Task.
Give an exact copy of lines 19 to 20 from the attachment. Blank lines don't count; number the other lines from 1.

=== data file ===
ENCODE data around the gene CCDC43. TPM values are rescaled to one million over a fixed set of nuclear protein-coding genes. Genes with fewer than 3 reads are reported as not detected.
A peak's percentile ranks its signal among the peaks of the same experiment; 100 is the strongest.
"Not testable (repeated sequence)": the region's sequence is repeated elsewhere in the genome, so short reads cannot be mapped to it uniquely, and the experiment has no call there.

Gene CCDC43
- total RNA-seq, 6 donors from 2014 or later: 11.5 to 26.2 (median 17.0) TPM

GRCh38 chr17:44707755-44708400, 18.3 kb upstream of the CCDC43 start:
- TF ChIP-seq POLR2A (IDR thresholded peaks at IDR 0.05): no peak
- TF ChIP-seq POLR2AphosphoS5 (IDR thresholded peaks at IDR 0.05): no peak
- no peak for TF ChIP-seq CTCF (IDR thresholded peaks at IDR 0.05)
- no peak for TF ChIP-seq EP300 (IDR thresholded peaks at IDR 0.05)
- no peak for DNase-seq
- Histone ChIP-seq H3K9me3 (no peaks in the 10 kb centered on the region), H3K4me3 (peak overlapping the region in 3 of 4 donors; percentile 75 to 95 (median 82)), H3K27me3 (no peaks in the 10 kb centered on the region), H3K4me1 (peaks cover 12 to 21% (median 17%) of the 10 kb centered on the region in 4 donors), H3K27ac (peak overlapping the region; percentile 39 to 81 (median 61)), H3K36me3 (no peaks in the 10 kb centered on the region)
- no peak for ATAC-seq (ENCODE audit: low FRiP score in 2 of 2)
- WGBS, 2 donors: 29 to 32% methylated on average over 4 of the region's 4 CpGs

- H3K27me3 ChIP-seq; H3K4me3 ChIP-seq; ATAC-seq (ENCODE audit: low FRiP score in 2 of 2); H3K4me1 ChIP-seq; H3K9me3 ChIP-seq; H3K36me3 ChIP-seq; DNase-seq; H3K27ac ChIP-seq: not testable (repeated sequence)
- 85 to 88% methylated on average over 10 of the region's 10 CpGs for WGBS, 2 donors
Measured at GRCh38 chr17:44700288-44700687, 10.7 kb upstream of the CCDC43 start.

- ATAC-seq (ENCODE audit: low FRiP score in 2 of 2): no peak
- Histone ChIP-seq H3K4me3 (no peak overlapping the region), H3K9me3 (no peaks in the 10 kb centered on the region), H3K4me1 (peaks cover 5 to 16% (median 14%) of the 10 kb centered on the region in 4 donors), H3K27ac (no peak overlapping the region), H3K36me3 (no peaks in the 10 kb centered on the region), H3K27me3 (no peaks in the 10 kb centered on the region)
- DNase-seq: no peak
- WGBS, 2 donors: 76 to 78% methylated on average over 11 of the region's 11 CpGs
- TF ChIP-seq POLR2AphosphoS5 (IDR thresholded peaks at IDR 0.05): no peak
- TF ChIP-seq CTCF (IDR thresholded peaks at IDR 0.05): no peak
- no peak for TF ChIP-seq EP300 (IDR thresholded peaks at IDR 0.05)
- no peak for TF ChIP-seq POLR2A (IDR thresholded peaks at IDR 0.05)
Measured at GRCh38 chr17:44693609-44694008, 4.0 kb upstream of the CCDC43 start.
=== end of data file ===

- Histone ChIP-seq H3K4me3 (no peak overlapping the region), H3K9me3 (no peaks in the 10 kb centered on the region), H3K4me1 (peaks cover 5 to 16% (median 14%) of the 10 kb centered on the region in 4 donors), H3K27ac (no peak overlapping the region), H3K36me3 (no peaks in the 10 kb centered on the region), H3K27me3 (no peaks in the 10 kb centered on the region)
- DNase-seq: no peak